Schofield and 1875 Remington Part 1

Schofield and 1875 Remington Part 1

The 4.5mm pellet-firing cartridges will determine the top smoothbore six-shooter

By Dennis Adler

And so it comes down to two guns, the Bear River Schofield Texas Jack, hand engraved by Adams & Adams, and the new old gun on the block, the Crosman Remington Model 1875, both equipped with steel smoothbore barrels, and loaded with pellet-firing cartridges. Back in the day their cartridge-firing ancestors were carried by everyone from lawmen to famous outlaws and were pretty much an even match.

This is like a western where all the anticipation has been building for the big shootout at the end only there are no good guys vs. bad guys here, just two very well made CO2 powered six-shooters facing each other down to see which smoothbore single action is the most accurate when loaded with pellet-firing rounds; the Schofield or the 1875 Remington in the ultimate test, the John Wesley Hardin faro card shoot. read more

Bear River Schofield 4.5mm Pellet Shells

Bear River Schofield 4.5mm Pellet Shells

Running on lead

By Dennis Adler

The new 4.5mm pellet rounds come six to a package, so you’ll need at least three packs to fill out a cartridge belt. The Adams & Adams engraved Schofield models are shown with TrailRider Products holsters and cartridge belt.

The one thing that everyone has been waiting for from Bear River (aside from a model with a rifled barrel) is the long anticipated rear-loading pellet firing cartridges. This is one big step forward for the very popular Schofield CO2 model, which only needed fresh ammo to kick accuracy, velocity, and shooting enjoyment up a full notch. The new pellet-loading cartridges look like the pellet rounds for the Colt Peacemaker CO2 model, but they are specific to the Schofield’s cylinder design and, just like Colts and Schofields in the 1870s, are not interchangeable. Score a point for historic accuracy? I don’t know, score a point for Bear River for getting these new rounds into circulation! read more

Crosman Remington Model 1875 vs. Bear River Schofield

Crosman Remington Model 1875 vs. Bear River Schofield

BBs at 10 Paces!

By Dennis Adler

It’s BBs at 10 paces, the new Crosman Remington Model 1875 (right) which fires either BB or pellet cartridges, and the Bear River Schofield, which at present, only fires BB cartridges. Both have smoothbore barrels. The Remington has an internal barrel length of 6-3/4 inches which gives it a slight edge over the Schofield’s 6-1/2 inch internal barrel. External barrel lengths are 7-1/4 inches for the Remington and 7.0 inches for the Schofield. The tests were done using Remington’s own plated steel BBs.

To wrap up this latest series on Western Airguns, it’s time to level the last playing field, and pit the new Crosman Remington Model 1875 and Bear River Schofield CO2 revolvers against each other; the number two and number three guns from the last test each shooting .177 caliber steel BBs. Since the Remington could shoot 4.5mm lead pellets as well, it was compared against the 7-1/2 inch Umarex Colt pellet model. The Schofield came up a distant third for accuracy with only BBs to send down range, however, the Remington is a dual cartridge pistol and fires either BB or pellet loading cartridges. Using the same cartridge design (but not same cartridge) as the Umarex Colt Peacemakers, either type of Remington round loads at the back of the cartridge, and Crosman is diligent in clearly marking the rims of the two different cartridges so there is no mistake in loading. Since both the Remington and Schofield have smoothbore barrels, the test distance will be shortened to 21 feet using the same style B-27 silhouette targets as the previous Colt, vs. Schofield vs. Remington test. read more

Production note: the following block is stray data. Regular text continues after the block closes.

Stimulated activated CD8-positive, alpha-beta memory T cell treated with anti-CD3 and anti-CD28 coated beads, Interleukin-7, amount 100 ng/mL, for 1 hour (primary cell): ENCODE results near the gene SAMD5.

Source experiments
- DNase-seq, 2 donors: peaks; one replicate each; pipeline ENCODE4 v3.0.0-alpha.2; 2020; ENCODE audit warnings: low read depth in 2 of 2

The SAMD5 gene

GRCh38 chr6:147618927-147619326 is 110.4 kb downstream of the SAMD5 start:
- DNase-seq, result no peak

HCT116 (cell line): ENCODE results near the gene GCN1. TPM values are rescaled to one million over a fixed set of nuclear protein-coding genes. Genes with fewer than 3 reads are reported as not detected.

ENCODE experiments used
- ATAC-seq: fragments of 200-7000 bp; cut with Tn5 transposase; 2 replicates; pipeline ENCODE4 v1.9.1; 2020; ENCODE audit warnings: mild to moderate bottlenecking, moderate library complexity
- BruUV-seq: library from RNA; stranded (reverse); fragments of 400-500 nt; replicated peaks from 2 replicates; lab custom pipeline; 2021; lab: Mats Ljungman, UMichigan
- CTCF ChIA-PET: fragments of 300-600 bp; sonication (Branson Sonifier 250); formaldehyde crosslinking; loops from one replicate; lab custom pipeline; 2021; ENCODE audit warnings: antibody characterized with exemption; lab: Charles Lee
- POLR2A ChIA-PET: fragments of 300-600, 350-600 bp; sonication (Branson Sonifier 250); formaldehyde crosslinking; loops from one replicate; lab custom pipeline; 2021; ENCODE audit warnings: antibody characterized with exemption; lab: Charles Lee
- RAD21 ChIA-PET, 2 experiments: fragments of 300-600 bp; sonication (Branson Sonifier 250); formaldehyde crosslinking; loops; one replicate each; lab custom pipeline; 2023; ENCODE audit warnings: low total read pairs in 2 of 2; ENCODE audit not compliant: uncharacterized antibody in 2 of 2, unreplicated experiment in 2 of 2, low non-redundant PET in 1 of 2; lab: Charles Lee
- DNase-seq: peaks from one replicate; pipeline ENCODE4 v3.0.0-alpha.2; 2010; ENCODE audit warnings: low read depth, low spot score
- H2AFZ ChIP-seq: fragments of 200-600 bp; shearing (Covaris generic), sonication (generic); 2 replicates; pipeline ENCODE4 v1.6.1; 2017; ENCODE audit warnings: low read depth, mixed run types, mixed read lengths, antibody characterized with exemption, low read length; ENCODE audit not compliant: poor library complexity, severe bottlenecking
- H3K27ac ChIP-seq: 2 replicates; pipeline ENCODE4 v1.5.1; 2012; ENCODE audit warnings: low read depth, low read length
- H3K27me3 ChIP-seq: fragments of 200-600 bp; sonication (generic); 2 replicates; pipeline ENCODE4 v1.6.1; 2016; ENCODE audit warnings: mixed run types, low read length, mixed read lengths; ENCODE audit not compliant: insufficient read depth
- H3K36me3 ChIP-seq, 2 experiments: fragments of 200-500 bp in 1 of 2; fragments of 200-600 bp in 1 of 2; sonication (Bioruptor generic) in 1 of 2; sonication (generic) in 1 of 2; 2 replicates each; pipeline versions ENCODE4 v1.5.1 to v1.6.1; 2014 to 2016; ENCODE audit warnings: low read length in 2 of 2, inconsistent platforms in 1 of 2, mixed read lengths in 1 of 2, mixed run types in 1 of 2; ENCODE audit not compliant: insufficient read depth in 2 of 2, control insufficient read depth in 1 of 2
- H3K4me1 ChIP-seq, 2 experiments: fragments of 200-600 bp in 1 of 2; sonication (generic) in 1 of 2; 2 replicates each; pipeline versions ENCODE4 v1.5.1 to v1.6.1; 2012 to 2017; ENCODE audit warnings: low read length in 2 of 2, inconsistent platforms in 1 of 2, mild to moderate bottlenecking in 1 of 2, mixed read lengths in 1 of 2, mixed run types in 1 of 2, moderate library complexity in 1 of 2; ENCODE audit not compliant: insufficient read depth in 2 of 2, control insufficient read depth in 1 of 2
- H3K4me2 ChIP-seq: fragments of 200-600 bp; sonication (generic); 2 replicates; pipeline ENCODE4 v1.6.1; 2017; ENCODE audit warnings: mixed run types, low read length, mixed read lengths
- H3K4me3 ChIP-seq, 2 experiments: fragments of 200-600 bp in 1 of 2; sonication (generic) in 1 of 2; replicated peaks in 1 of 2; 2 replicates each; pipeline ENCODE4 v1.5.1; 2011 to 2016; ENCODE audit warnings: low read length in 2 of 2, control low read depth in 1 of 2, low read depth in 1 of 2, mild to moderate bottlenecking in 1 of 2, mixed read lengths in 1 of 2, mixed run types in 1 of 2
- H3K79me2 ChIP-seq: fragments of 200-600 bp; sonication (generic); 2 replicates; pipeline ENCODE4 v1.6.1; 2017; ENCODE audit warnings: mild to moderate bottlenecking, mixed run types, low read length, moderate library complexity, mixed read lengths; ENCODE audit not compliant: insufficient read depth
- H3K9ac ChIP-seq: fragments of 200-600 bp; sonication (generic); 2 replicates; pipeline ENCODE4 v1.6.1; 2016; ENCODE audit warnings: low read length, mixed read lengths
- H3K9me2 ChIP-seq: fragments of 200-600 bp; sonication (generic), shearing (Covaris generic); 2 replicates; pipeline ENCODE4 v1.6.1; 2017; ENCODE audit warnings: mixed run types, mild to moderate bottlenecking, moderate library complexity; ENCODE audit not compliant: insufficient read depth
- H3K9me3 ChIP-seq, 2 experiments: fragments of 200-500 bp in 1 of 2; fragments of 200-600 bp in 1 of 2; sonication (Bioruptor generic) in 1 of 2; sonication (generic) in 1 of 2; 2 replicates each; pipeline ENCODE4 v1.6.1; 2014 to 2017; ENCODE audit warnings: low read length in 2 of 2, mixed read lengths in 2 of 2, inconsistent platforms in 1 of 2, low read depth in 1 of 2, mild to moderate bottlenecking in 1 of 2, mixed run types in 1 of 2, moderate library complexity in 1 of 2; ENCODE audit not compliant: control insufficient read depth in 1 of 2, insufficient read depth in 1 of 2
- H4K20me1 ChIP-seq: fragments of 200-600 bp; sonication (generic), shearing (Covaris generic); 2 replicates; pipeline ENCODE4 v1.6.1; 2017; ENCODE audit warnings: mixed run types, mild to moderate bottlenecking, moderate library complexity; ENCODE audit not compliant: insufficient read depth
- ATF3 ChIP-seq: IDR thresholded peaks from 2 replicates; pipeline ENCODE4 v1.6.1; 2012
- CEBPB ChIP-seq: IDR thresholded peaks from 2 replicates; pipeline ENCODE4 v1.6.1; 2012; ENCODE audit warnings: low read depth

Crosman Remington Model 1875 Part 3

Crosman Remington Model 1875 Part 3

The Shootout – Colt vs. Schofield, vs. Remington

By Dennis Adler

The three most famous handguns of the American West have finally been produced in CO2 versions. This completes a circle of legendary Western arms that begs to be tested as they were back in the day, the Colt Peacemaker vs. the Schofield, vs. the new kid on the block, the Remington Model 1875.

Crosman Remington Model 1875 Part 1
Crosman Remington Model 1875 Part 2

Three famous American handguns from the 1870s, all with history, famous and infamous owners, and all almost perfectly reproduced as .177 caliber CO2 BB and pellet cartridge loading revolvers. Just as it was back in the days of Buffalo Bill Cody, Texas Jack and Frank James, these legendary revolvers all had advantages and failings and all of them have been faithfully copied in these CO2 models by Umarex, Bear River, and Crosman. The Umarex Colt Peacemaker has a solid advantage with its rifled barrel. The Schofield and 1875 Remington both have smoothbore barrels, but can shoot 4.5mm lead pellets as well as .177 caliber steel BBs with different cartridges. All three have comparable barrel lengths (externally) and come relatively close with their internal barrel lengths, 6.75 inches for the Peacemaker (measured from the front of the cylinder to the recessed 4.5mm muzzle), 6-1/2 inches for the Schofield, and 6-3/4 inches for the 1875 Remington. read more